Tell us a bit about RHI Magnesita. What’s your core business?
We’re the market leader in the refractory business. We offer the full value chain, helping from the mining of raw materials, through production, to the customization of the bricks and mixes used in the equipment of the world’s steel, cement, non- ferrous metals, and glass producers. We do design, installation, optimization of customers’ heat-management processes, removal, and recycling – and, in recent years, help digitalize the whole process. I’m the Change and Transformation Manager for a program called “Digital go to Market.”
Can you give us an example of how this process is being digitalized?
Well, our customers need to renew the linings – the heat-resistant bricks (what we call refractories) inside a furnace or kiln – regularly. The wear and tear can happen quite quickly, especially for our steel manufacturing clients. Of course, the longer you can use a furnace or kiln with the same lining, the more return you get on your investment, right? But if you wait too long with maintenance or replacement, there’s an enormous risk of unforeseen downtimes, cost-intensive production stops or even health & safety incidents. So the question is: how do I get the max out of my lining without jeopardizing safety?
How can RHI Magnesita and digitalization help there?
To help manage this wear and tear using the power of AI, we developed a refractory management tool called APO, or Automated Process Optimization. It combines all the relevant production data that, using AI technology, helps us predict refractory behavior in each step of our client’s production process. Our industry experts then help our clients to interpret this data, so that they can make fact-based decisions on when to replace their lining while getting the best performance out of the refractories.
What are the biggest challenges RHI Magnesita is facing in bringing these new digital products to market?
Well, RHI Magnesita came together through a lot of different mergers. So there’s a legacy of different systems using different data with the same customers. We need to streamline this and make it easier for customers to understand what products they’ve purchased from us and what they’ve built, etc. So we introduced a CRM (customer relationship management) system to help our customers and also get more insight into product pipelines, market intelligence, and more. All this information is now in one system, which helps the team learn and make better decisions in the future.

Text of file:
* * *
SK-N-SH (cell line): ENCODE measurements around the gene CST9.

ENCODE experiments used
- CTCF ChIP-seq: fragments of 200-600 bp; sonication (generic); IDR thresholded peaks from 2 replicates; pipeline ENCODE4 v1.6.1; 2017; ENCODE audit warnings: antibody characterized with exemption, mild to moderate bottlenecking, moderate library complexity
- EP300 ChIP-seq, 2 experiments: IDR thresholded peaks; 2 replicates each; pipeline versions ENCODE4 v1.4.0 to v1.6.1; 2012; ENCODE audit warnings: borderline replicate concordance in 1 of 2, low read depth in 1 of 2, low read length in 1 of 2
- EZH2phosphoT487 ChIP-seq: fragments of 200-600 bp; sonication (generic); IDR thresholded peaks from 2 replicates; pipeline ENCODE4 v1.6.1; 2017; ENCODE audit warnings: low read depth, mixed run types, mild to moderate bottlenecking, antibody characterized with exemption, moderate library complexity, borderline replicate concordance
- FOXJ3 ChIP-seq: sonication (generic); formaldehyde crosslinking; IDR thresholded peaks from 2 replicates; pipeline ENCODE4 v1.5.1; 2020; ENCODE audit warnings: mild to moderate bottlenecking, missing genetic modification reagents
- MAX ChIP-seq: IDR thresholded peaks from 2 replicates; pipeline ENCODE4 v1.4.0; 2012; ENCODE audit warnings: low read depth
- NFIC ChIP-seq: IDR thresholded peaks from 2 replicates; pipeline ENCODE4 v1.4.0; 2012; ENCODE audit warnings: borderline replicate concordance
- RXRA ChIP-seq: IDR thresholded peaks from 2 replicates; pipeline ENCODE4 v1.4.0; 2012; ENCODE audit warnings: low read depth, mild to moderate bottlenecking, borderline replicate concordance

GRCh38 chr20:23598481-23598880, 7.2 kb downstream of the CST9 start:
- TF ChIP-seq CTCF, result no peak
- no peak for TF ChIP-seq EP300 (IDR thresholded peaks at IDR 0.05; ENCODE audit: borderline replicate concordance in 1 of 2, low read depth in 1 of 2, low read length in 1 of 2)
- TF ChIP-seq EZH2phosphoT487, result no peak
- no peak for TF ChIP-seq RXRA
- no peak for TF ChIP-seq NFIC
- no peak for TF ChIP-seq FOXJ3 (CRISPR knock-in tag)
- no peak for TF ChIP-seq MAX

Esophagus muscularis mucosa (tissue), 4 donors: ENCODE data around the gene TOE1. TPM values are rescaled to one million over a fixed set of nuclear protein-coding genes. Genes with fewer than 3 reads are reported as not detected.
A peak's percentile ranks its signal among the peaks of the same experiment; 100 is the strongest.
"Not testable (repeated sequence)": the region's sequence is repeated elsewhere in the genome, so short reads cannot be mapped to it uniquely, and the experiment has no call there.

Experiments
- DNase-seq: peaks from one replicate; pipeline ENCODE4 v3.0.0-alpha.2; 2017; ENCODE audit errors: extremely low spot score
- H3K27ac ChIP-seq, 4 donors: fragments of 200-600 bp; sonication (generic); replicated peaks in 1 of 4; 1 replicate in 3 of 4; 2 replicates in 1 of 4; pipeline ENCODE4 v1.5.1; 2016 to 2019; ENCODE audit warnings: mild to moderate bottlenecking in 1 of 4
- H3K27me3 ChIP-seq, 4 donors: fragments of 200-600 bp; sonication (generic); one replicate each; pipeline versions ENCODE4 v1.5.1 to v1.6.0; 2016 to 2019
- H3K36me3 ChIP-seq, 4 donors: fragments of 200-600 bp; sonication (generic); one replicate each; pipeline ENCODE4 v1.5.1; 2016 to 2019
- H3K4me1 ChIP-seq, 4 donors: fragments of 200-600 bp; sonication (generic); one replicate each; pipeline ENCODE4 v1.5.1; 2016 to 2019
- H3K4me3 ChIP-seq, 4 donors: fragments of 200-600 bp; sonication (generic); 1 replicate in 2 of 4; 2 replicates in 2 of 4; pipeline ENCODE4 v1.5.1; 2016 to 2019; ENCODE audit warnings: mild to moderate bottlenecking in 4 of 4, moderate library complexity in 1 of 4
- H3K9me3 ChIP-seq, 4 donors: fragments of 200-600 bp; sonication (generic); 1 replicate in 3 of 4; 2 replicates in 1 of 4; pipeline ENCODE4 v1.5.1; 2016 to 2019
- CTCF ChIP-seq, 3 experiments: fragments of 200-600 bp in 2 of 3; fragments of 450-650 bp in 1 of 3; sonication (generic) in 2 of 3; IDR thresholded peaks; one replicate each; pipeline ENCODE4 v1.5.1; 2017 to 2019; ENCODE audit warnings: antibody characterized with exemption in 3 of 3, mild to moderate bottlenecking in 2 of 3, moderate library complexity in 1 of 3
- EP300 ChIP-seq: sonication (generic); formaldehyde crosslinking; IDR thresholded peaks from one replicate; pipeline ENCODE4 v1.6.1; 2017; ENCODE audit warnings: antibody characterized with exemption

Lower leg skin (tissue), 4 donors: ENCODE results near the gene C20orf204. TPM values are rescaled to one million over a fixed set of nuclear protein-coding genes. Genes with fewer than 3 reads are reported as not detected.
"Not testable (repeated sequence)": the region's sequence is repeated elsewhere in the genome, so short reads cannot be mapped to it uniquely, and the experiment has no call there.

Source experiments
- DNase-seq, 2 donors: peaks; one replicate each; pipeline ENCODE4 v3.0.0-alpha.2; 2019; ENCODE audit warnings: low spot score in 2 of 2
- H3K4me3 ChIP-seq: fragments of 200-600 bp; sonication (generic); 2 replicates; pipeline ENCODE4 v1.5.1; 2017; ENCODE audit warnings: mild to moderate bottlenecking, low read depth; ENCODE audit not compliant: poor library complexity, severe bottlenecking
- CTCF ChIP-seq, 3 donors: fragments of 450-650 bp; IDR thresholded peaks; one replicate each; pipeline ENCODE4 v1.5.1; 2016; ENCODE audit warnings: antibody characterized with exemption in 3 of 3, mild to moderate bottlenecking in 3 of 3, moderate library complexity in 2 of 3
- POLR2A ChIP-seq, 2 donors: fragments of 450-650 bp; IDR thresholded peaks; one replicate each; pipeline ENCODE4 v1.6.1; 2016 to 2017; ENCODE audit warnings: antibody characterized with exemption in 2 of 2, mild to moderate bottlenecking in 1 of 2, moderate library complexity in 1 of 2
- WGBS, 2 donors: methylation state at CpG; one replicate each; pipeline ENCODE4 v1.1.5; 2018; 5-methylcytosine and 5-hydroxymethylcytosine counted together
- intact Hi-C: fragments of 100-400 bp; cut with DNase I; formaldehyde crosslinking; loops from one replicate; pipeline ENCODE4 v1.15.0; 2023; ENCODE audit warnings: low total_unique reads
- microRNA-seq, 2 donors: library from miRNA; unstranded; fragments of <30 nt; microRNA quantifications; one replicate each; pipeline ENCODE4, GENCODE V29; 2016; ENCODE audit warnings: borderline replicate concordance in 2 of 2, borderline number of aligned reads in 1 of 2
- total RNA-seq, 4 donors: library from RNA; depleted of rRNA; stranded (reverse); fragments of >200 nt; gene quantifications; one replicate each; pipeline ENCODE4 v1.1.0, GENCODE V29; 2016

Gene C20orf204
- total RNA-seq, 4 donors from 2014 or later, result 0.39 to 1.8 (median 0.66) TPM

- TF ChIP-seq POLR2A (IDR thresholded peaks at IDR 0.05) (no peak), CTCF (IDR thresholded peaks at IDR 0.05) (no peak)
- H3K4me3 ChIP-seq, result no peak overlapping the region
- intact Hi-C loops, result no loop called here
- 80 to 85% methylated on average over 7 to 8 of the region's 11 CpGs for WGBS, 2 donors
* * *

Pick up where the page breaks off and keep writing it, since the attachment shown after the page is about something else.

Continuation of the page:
Why did you think the Prosci methodology for implementing change could help, and how did you find The People Side of Change?
Well, before I started at this company two and half years ago, I worked 17 years at IKEA. I had to lead multi- cultural teams around the globe through a lot of changes as a people manager as well as a global matrix manager. There we used a four-step model that was simple but effective. I wanted to implement something similar for RHI Magnesita. I found Prosci and I liked their approach, so I started looking for their partners in Europe. That’s how I found The People Side of Change. I liked that their methodology wasn’t flashy; it makes things really measurable. And actionable. You can really see the progress.
How did you get started with The People Side of Change?
First, I went to a training to become a certified change practitioner, and another colleague joined me shortly thereafter. She and I started talking to the rest of our organization, saying this is a great methodology that we need to embrace; we knew the change management approach could help us evolve to deal with the changes that were becoming more constant than ever [due to the mergers, digitalization, etc.]. We worked with The People Side of Change to figure out how we could get our organization’s leadership trained to be change leaders. Soon, most of the leadership around the world was taking part in virtual trainings.
How did the virtual training work for you? Were there any surprises?